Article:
IN AN EXECUTIVE order of last Sept. 9, President Reagan responded to public dismay over his policy of constructive engagement in southern Africa and began imposing economic sanctions on Pretoria. He also instructed the secretary of state to name an advisory committee on how to "encourage peaceful change." George Shultz has now named the committee, and instantly it becomes the wild card in the administration's Africa-policy hand.
Traditionally, presidents turn to advisory committees or commissions when they're stuck and need help to muster a consensus. With South Africa refusing either to make good on its good-neighbor pledges or to move resolutely toward dismantling apartheid, President Reagan certainly was stuck. Any new consensus that the committee is going to be a part of, however, must inevitably be in a very different place from where Ronald Reagan himself started out and from where many of his conservative constituents remain.
The chairmen of the new panel are former Ford administration Cabinet officer William T. Coleman Jr. and former IBM chairman Frank Cary. Among its 12 members are equal-opportunity advocate Leon Sullivan, foundation officer Franklin Thomas, civil rights leader Vernon Jordan Jr., union president Owen Bieber, university president Timothy Healy and former State Department official Lawrence Eagleburger. It's not a radical group, but it's surely not made up of lap dogs either. Howard Phillips of the Conservative Caucus was not far off when he said, "If this committee had been named by Jimmy Carter, it would have been criticized as too far to the left." It is to the administration's credit that it has opened itself up to being criticized and influenced by a group of independent-minded citizens on whom it has few political or ideological claims.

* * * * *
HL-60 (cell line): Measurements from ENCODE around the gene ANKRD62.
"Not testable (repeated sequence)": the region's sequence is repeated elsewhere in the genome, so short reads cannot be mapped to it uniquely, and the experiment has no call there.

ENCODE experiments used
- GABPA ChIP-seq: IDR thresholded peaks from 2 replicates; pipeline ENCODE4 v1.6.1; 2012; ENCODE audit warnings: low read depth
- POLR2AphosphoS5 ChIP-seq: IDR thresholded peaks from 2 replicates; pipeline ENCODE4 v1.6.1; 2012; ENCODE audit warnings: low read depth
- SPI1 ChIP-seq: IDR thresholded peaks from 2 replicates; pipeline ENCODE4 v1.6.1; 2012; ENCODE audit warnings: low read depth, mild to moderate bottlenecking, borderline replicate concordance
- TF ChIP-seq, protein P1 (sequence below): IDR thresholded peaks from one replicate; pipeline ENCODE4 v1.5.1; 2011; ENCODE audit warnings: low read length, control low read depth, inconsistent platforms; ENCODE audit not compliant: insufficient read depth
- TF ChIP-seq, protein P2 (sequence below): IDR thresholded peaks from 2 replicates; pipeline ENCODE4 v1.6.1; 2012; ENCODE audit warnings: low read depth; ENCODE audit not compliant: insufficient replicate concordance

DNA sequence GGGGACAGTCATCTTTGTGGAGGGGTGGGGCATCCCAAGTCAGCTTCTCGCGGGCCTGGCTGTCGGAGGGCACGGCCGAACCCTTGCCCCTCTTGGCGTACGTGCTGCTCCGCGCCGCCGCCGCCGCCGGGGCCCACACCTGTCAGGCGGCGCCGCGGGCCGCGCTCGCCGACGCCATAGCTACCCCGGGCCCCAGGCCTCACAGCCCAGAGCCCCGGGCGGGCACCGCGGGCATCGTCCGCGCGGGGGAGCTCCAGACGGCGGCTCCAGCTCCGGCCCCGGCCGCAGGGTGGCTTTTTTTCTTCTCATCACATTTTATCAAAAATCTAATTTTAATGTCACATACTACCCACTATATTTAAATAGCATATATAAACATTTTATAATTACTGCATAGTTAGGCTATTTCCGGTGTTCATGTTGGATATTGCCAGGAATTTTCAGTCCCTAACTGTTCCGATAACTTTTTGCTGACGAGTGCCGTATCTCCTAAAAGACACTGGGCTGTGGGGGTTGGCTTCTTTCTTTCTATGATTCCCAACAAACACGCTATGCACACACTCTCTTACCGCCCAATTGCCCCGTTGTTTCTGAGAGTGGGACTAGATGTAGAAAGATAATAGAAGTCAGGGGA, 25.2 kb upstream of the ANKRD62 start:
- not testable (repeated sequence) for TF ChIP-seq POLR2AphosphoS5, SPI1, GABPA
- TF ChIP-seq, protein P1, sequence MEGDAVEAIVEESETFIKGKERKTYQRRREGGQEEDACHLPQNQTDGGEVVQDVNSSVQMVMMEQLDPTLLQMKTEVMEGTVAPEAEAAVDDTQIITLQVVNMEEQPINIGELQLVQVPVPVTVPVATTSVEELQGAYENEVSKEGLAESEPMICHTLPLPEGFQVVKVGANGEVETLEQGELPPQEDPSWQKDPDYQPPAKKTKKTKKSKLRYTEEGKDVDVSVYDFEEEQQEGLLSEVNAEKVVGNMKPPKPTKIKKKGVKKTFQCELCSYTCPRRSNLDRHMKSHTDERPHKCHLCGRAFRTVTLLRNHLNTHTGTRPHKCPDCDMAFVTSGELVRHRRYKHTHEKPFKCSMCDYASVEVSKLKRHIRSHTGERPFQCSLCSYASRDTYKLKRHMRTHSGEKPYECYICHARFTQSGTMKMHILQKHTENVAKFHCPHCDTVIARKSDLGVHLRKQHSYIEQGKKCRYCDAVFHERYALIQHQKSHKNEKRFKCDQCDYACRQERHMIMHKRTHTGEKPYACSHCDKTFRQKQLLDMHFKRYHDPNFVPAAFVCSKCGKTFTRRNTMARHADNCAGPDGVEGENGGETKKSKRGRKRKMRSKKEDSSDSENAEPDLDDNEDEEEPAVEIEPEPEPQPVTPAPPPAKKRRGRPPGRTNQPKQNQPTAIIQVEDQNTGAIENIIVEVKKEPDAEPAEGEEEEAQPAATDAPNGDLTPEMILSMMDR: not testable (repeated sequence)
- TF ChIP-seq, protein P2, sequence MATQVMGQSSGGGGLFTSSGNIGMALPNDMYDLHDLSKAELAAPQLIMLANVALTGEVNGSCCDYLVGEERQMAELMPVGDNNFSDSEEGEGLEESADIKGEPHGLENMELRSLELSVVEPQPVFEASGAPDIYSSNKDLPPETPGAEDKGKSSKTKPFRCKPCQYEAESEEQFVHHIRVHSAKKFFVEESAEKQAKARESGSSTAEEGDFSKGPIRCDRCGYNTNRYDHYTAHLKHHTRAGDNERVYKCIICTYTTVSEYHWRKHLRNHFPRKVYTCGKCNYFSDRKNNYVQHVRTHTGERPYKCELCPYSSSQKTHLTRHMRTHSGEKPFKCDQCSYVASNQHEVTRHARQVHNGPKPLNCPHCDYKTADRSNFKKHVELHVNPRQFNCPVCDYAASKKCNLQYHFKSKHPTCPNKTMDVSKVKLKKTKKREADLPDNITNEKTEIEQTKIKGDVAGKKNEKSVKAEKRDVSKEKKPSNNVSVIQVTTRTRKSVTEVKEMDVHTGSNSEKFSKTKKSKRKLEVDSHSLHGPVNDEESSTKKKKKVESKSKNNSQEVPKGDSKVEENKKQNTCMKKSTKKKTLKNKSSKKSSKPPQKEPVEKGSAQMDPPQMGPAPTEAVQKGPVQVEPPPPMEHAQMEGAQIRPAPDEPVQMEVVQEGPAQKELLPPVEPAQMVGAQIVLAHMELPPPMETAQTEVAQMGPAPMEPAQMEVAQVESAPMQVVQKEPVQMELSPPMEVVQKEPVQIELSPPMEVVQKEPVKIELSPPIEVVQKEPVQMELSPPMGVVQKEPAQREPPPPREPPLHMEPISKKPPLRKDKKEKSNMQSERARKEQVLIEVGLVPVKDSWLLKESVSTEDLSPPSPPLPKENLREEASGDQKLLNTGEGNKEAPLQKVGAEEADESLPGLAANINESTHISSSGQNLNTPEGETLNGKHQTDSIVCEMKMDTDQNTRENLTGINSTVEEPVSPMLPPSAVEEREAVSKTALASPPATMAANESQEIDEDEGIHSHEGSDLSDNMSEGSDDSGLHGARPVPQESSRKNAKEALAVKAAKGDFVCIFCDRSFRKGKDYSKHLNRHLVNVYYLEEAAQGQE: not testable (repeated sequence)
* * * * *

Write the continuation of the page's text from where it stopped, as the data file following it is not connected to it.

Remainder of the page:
To be sure, the administration does not exactly speak, or whisper, in one voice. The State Department apring with some of his work.